"We're taking [the Web] to mobile" announced Mozilla CEO Gary Kovacs at Mobile World Congress in Barcelona today, talking about the company's Firefox OS vision.
This might come as a surprise to anyone who uses an iPhone, an Android handset, a Windows Phone device, or even a BlackBerry, er, BlackBerry. All of these have good browsers with rich HTML5 support. Isn't the Web already on mobile?
Obviously the answer is yes, but there is nonetheless some truth to Kovacs' hyperbolic statement. More often than not, when developers want to target mobile users, the response is, as Apple would say, "There's an app for that." As such, portable, location-aware Smartphone software—think the Starbucks loyalty card app, or Instagram—tends to work only in an app, or at least work best in an app. Mobile Web sites, in contrast, are either non-existent, or feature deprived.
The result is that the Smartphone application market is effectively controlled by two players: Apple and Google. Kovacs says that this is leaving "many needs [...] unfilled," and that instead of "one or two providers approving content" there should be "many app stores, business many models, many payment mechanisms, many providers, many services."
Firefox OS is designed to run Web apps, developed using standard Web technology. In this way, it avoids the platform lock-in and vendor-dependence that Apple and Android both have, and so enables the kind of fragmented, diverse world that Kovacs envisages.
Mozilla has arguably done this before. Kovacs argues that Mozilla made the Web open. While that too seems initially hyperbolic, it's not too far divorced from reality. In the 2000s, Firefox broke the back of the "Designed for Internet Explorer 6" mindset. Mozilla took on the Internet Explorer monopoly, and actually succeeded in making the Web a place for cross-platform standards rather than single vendor dominance.
That was arguably an easier task, however. Getting existing Web devs to make relatively minor adjustments to ensure their code worked in Firefox as well as Internet Explorer is much simpler than asking app developers to discard their existing tools entirely, and switch to Web development.
In Kovacs' eyes, that's not a problem, as Firefox OS already has an enormous community of developers ready-made, courtesy of ten million Web developers that already exist. Firefox OS may not have any apps available today, in contrast to 700,000 for iOS, but Kovacs has a slogan in response: "There's a Web for that."
Mozilla's position has precedent, but none of it good. The original iPhone, though now consigned to the annals of history, did not support any third-party applications at all. The late Steve Jobs said that the iPhone SDK, such as it was, was the Web: HTML5 in Mobile Safari. After consistent push back from would-be iPhone developers, Apple relented, introduced the SDK and store, and arguably madethird-party applications the central feature of the platform.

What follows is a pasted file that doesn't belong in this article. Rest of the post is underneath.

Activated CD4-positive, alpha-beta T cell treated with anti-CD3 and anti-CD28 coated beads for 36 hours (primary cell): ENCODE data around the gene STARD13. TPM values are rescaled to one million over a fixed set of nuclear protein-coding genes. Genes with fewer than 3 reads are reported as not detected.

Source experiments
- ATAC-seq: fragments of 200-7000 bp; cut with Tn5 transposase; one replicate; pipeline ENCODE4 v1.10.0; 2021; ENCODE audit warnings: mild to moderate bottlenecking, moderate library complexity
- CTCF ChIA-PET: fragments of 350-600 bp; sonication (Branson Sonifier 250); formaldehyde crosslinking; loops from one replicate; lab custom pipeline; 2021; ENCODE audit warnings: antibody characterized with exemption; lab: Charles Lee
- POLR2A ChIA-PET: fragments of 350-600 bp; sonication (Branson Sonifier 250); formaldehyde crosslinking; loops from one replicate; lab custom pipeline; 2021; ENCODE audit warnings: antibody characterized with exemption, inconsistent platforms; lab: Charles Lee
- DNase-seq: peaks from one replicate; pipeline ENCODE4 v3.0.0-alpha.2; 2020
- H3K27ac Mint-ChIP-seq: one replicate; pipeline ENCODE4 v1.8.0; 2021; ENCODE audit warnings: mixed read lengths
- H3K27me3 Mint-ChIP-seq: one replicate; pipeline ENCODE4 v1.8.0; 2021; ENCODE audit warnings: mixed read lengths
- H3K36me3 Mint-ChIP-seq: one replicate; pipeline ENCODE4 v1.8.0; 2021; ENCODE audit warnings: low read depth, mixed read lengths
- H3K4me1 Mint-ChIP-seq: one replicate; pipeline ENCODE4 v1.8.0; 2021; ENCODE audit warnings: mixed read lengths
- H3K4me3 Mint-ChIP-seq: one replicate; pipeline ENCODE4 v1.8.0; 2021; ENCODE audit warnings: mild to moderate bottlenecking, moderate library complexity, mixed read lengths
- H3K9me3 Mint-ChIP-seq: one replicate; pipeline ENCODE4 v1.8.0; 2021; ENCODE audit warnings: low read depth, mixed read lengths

Palm tried a similar model with webOS. Although webOS applications were not "the Web" as such (they ran locally, and had access to various APIs not found in a browser), they were nonetheless Web technologies and so, in theory, well-poised to win the hearts and minds of existing Web developers. This never happened. Palm was sold to HP, and now webOS, a once promising, exciting smartphone platform, is faced with the indignity of a future as an operating system for TVs.
Also telling is the fact that Google, a company that is striving to push as much as it can onto the Web, and that even has an operating system that can do nothing but run a Web browser, Chrome OS, produced a smartphone platform that runs plain old apps in the same way as iOS.
Another kind of fragmentation could, however, be the weapon that gives Mozilla the fragmentation itseeks. The smartphone market is currently dominated by iOS and Android. Windows Phone and BlackBerry 10 are minor players fighting for survival, and soon they will be joined by Ubuntu and Firefox OS. There are also unknown wildcards such as Intel and Samsung's Tizen. Add tablets into the mix too, and there's also Windows 8 to consider. Even Chrome OS could become significant in the future.
Even modest success from these platforms—5 percent of the market each, say—would substantially alter the dynamics of the app market. An app developed for iOS or Android alone would sacrifice considerable market reach. Developing applications for four, six, or even more different platforms will drive up costs considerably. Faced with this, it's likely that developers will seek to consolidate somehow, to allow application code to be re-used across the many different platforms.
Systems such as Xamarin and PhoneGap, which still create "real" apps but allow greater code sharing, are one possible answer. But the Web is another answer, and the answer that provides the broadest reach of any platform. While other platforms might be able to co-opt it somewhat—it'd be trivial for the iOS App Store to add links to Web Apps, for example—the openness and flexibility would be inescapable.
Firefox OS's best bet for success, then, could be the success of other platforms. If they thrive, the Web itself thrives, and Firefox OS can find a role. If they don't succeed, however, Mozilla has an enormous mountain to climb, and this time around, it's hard to see how it will ever manage.